S-Bahn arson in support of refugees, group claims

A radical left-wing group claimed responsibility on Friday for an arson attack that cut power to several S-Bahn lines and caused transport chaos in Berlin, saying it was intended to awaken people to the plight of refugees.

S-Bahn arson in support of refugees, group claims
Passengers at Berlin's Ostkreuz station yesterday as information screens relay news of the disruption. Photo: DPA
The blaze at the Treptow Park station in the south east of the city early Thursday was carried out using gasoline and two timed detonating devices, according to a statement posted on the linksunter.indywelt website and attributed only to  'independent groups'.
The credibility of the statement was being evaluated, Berlin police spokesman Michael Gassen told The Local. The investigation into the fire was ongoing but there were still no concrete leads, he said.
Authorities had already stated yesterday that the fire had been started deliberately.

The group claimed to have carried out the attack to highlight the plight of a group of refugees who since Tuesday have occupied the roof of a nearby building in their efforts to remain in Germany.

Just a few metres away at the S-Bahn station, "dozens of people stand here daily, lined up and lethargic, waiting for their train to work, school or shopping", said the statement.
"Not a thought is spared for the people who must leave their homeland because of the poverty and war caused by German greed for profit," added the text titled 'Fire and flames for Berlin!'
The fire attack drew sharp condemnation from both sides of Berlin's governing coalition.
"The independent left-wing scene wants to terrorize and oppress the city centre," said Tom Schreiber, the centre-left Social Democrats' (SDP) spokesman for protection of the Constitution.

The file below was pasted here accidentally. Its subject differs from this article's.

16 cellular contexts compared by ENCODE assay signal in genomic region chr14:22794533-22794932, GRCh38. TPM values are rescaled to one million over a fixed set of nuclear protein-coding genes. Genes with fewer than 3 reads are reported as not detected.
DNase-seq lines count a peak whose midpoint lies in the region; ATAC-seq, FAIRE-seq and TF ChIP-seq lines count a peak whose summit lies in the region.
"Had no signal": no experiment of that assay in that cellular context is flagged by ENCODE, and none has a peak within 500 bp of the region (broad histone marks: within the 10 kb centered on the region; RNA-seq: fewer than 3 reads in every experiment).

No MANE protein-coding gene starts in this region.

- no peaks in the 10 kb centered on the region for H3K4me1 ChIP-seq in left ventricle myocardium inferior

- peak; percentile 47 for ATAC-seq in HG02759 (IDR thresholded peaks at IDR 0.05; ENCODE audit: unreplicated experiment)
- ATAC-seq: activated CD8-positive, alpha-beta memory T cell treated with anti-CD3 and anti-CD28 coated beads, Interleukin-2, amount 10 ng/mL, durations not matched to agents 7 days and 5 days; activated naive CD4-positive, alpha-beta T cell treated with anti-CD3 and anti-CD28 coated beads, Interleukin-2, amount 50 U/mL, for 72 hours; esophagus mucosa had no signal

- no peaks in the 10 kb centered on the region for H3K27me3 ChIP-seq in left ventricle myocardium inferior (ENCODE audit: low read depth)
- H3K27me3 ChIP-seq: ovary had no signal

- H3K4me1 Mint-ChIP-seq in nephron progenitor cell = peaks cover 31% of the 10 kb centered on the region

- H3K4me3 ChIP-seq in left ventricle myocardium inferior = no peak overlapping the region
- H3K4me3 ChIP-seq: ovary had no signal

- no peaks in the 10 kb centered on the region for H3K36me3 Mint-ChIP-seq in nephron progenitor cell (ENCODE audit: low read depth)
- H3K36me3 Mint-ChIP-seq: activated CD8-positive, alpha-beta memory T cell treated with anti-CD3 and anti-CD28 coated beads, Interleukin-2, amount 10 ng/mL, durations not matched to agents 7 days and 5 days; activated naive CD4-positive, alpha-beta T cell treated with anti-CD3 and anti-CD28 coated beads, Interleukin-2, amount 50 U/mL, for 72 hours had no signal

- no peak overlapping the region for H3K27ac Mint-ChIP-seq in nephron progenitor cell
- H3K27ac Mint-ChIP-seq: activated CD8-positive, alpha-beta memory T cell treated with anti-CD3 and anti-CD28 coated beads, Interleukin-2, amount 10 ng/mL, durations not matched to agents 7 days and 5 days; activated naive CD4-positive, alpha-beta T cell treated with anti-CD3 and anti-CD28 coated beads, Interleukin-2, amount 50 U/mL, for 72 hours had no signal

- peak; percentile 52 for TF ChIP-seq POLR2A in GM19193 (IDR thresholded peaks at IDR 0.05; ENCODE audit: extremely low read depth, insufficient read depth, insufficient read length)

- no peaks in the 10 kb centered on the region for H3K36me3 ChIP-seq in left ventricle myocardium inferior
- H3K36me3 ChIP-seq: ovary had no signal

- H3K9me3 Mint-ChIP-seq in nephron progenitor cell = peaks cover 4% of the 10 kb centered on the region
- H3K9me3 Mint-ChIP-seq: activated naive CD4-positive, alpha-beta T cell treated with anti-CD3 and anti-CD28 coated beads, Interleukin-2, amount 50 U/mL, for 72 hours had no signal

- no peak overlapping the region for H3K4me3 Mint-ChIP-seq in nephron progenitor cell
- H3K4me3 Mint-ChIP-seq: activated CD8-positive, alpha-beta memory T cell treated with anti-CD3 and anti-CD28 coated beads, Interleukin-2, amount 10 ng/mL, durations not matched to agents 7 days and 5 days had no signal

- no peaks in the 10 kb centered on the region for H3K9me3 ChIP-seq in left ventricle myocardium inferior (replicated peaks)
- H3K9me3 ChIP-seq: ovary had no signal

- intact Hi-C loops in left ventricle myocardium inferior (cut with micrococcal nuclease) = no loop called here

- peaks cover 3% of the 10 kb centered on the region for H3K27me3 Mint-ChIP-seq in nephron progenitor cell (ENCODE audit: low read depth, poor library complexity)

"This is an assault on our shared life that is obviously intended to harm and cause anxiety," added Frank Henkel, the centre-right Christian Democrats' (CDU) city senator for security.  

The website on which the statement was published also features details of earlier acts of vandalism against the capital's transport network, which left-wing activists claim exemplifies the class divide with its rising fares and rigorous campaign against fare dodgers.
A 2011 arson attack with timed incendiary devices that caused damage at several railway sites was carried out by unidentified perpetrators who were protesting against the war in Afghanistan.
While not believed to have any connection with the radical group claiming responsibility for the arson attack, dozens of refugees from African and Asian countries have mounted a series of highly visible protests in recent weeks. Aimed at drawing attention to their limbo state in Germany, actions included the occupation of the revolving café at the top of Berlin's television tower in July.
The latest rooftop protest action by around ten men has resulted in police cutting off electricity and water in an attempt to dislodge them.
Meanwhile, thousands of travelers had to use alternative routes on Friday amid continuing widespread disruptions due to the fire damage .
There is currently no service between Ostkreuz and Neukölln. Lines expected to be affected until Sunday are the S8, S85, S9, with service reduced to every ten minutes on the S41 and S42 ring lines.
Connections to other U- and S-Bahn lines are available at all other stations on the southern half of the Berlin ring, and replacement buses were also operating from some stations.

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